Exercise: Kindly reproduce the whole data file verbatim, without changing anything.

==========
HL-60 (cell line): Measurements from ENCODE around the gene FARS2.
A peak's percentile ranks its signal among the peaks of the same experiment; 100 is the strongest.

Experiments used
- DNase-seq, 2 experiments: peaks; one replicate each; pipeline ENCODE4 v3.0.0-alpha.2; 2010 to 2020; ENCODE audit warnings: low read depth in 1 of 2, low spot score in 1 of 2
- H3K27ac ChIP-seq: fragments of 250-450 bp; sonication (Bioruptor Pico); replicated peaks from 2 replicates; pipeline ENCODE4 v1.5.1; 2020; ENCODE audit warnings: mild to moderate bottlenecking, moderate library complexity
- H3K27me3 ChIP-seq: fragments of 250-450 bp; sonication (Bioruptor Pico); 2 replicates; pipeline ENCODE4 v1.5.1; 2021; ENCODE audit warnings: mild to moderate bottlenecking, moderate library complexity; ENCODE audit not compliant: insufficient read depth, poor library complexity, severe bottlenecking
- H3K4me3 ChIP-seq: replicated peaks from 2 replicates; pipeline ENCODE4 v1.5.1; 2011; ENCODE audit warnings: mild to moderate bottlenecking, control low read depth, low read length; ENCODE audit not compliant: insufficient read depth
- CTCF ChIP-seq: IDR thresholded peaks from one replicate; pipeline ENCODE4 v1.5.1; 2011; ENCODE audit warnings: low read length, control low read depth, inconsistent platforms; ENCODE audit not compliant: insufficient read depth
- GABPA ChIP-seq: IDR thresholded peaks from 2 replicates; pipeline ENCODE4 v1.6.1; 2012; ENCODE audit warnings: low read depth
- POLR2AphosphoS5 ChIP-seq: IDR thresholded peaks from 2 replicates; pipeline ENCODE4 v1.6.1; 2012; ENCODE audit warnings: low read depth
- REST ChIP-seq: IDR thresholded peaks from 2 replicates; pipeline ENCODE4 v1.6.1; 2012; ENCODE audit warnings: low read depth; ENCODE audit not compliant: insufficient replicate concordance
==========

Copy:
HL-60 (cell line): Measurements from ENCODE around the gene FARS2.
A peak's percentile ranks its signal among the peaks of the same experiment; 100 is the strongest.

Experiments used
- DNase-seq, 2 experiments: peaks; one replicate each; pipeline ENCODE4 v3.0.0-alpha.2; 2010 to 2020; ENCODE audit warnings: low read depth in 1 of 2, low spot score in 1 of 2
- H3K27ac ChIP-seq: fragments of 250-450 bp; sonication (Bioruptor Pico); replicated peaks from 2 replicates; pipeline ENCODE4 v1.5.1; 2020; ENCODE audit warnings: mild to moderate bottlenecking, moderate library complexity
- H3K27me3 ChIP-seq: fragments of 250-450 bp; sonication (Bioruptor Pico); 2 replicates; pipeline ENCODE4 v1.5.1; 2021; ENCODE audit warnings: mild to moderate bottlenecking, moderate library complexity; ENCODE audit not compliant: insufficient read depth, poor library complexity, severe bottlenecking
- H3K4me3 ChIP-seq: replicated peaks from 2 replicates; pipeline ENCODE4 v1.5.1; 2011; ENCODE audit warnings: mild to moderate bottlenecking, control low read depth, low read length; ENCODE audit not compliant: insufficient read depth
- CTCF ChIP-seq: IDR thresholded peaks from one replicate; pipeline ENCODE4 v1.5.1; 2011; ENCODE audit warnings: low read length, control low read depth, inconsistent platforms; ENCODE audit not compliant: insufficient read depth
- GABPA ChIP-seq: IDR thresholded peaks from 2 replicates; pipeline ENCODE4 v1.6.1; 2012; ENCODE audit warnings: low read depth
- POLR2AphosphoS5 ChIP-seq: IDR thresholded peaks from 2 replicates; pipeline ENCODE4 v1.6.1; 2012; ENCODE audit warnings: low read depth
- REST ChIP-seq: IDR thresholded peaks from 2 replicates; pipeline ENCODE4 v1.6.1; 2012; ENCODE audit warnings: low read depth; ENCODE audit not compliant: insufficient replicate concordance